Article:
Photo of The Plaza via Pixabay
A sign of New York City’s recovery, The Plaza Hotel will reopen next month after closing its doors to guests for over a year. The iconic Central Park South hotel announced it will open its luxury rooms again on May 20, about 14 months after it first suspended services due to the pandemic. “For the past year you’ve been asked to stay home, The Plaza is now extending its formal invitation to return to New York,” the hotel’s website reads.
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Listing photos by Rich Caplan
Considered “one of the most well-known homes in America and the finest in the world-renowned Plaza,” the fabled Astor Suite has come on the market for $19,950,000. The four-bedroom corner suite faces both Central Park and Fifth Avenue and was previously occupied by John Jacob Astor, John F. Kennedy, and the Duke and Duchess of Windsor. In fact, the interior architects at S.R. Gambrel Inc. brought in master artisans that rebuilt Windsor Castle in England to help transform the space. From hand-drawn plaster to rich English oak paneling to hand-hammered leather walls from France, this home is certainly fit for royalty.
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From supertall new developments and projects by some of the world’s most famous architects to historic landmarks brought into the 21st century, 6sqft has rounded up the best condo buildings in New York City. Ahead, find out which condominiums made the list and what you can expect in terms of views, amenities, neighborhood, and more.
Read on for a guide to the city’s top condo addresses
Listing photos courtesy of Elegran
As if living in the Plaza wasn’t posh enough, this mansion apartment is the only residence in the building to have a private elevator and a personal grand staircase with a private landing. Of course, it’ll cost you–$46,000 a month. But that gets you 4,665 square feet of space, four bedrooms, four-and-a-half bathrooms, and Central Park views from every window. And the home comes fully furnished.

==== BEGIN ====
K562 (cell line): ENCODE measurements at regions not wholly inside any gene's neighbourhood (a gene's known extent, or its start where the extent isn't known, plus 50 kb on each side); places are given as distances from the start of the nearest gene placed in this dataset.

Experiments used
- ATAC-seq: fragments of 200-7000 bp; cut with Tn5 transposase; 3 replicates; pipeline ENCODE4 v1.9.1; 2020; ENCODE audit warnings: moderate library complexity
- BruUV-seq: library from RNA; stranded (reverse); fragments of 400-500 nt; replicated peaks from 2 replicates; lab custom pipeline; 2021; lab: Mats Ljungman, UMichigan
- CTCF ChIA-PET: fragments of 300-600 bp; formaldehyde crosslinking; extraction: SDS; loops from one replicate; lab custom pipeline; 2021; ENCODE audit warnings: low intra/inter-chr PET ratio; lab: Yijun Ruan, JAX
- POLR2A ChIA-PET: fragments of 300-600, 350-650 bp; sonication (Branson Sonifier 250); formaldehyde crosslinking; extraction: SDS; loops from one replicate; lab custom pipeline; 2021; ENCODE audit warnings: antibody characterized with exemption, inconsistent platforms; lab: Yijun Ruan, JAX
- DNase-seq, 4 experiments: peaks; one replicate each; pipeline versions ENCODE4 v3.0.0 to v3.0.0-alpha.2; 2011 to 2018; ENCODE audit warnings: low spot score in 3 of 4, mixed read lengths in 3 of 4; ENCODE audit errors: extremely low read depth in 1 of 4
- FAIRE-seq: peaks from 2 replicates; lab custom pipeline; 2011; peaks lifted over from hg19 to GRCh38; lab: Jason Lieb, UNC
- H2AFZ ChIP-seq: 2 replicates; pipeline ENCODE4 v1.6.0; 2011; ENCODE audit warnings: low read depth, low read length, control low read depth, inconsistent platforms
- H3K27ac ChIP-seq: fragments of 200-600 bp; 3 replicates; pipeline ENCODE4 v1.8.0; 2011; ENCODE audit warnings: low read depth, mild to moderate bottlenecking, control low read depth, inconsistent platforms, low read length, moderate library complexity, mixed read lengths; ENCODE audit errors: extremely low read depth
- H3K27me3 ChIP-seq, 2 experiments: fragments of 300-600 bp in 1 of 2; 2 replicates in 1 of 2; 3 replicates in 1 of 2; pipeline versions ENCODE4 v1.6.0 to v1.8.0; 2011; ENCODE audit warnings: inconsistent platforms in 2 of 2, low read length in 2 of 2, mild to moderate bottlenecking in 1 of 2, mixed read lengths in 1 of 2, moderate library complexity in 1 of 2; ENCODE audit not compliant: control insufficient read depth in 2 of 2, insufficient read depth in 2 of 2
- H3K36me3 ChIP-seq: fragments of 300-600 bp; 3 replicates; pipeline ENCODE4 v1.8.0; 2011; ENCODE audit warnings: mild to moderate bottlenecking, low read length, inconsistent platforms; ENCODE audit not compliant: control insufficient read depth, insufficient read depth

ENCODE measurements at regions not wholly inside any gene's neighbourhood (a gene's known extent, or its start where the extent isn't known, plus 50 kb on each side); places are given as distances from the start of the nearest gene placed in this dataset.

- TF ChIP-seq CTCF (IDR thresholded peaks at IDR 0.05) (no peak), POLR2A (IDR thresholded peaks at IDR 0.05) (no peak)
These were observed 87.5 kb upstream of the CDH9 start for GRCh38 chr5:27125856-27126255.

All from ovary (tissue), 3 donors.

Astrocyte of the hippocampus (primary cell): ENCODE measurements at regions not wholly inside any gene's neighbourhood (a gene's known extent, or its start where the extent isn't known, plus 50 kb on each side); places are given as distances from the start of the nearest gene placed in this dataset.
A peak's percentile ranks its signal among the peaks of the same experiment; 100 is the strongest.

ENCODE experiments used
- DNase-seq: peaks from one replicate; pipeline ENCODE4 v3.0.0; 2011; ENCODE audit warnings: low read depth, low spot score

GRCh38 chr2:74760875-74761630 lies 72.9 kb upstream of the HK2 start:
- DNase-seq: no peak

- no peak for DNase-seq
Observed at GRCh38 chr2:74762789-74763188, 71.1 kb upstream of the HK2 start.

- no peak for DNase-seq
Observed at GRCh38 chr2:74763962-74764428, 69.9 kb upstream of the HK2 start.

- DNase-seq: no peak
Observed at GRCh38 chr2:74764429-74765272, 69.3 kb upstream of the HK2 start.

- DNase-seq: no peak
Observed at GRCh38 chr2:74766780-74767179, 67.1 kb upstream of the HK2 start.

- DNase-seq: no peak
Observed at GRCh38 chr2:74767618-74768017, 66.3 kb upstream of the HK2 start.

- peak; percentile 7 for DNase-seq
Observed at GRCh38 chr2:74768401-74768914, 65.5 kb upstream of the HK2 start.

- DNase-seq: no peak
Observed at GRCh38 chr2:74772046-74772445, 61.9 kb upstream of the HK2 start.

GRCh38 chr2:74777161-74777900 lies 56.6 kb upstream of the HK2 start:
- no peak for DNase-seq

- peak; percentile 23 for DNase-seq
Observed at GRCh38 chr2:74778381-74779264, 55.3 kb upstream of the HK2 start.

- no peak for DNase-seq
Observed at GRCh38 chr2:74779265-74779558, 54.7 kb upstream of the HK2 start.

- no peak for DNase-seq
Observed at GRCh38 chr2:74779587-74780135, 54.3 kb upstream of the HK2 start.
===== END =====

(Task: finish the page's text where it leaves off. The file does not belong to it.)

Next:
Take the tour
All photos courtesy of Douglas Elliman
Russian oligarch and co-owner of Moscow’s Domodedovo Airport Valery Kogan and his wife Olga Kogan have put their insanely opulent Plaza apartment on the market for $45 million. The billionaire couple bought two units in the iconic building in 2007/2008 for $26 million and then combined them, according to the Wall Street Journal. The massive home that they’re now trying to unload–which the listing describes as being “reminiscent of French royalty”–is dripping with gold detailing, crystal chandeliers, ornate moldings, and a master bathroom wrapped from floor to ceiling in imported onyx. It even has an alcove in one of the building’s turrets.
You’ve gotta see this place to believe it
Terra-cotta, Latin for “fired earth,” is an ancient building material, made of baked clay, first used throughout early civilizations in Greece, Egypt, China the Indus Valley. In more modern times, architects realized that “fired earth” actually acts as a fire-deterrent. In the age of the skyscraper, terra-cotta became a sought-after fire-proof skin for the steel skeletons of New York’s tallest buildings. In the early part of the 20th century, the City’s most iconic structures were decked out in terracotta.
You’ll find terra-cotta on famous facades from the Flatiron to the Plaza, but the material often flies under the radar of pedestrians and architecture buffs alike because it can mimic other materials, like cast-iron or carved wood. Now, this long-underappreciated material is getting its due. On October 24th, the Historic Districts Council will present its annual Landmarks Lion Award to the terra-cotta firms Boston Valley Terra Cotta and Gladding, McBean, which work to keep terra-cotta alive worldwide, and to the preservation organization Friends of Terra Cotta, which has worked to preserve New York’s architectural terra-cotta since 1981. The ceremony will take place at Grand Central’s Oyster Bar, under the magnificent Guastavino terra-cotta ceiling recently restored by Boston Valley Terra Cotta. Fired up about finding “fired earth” around town? Here are 10 of the most impressive examples of New York terra-cotta!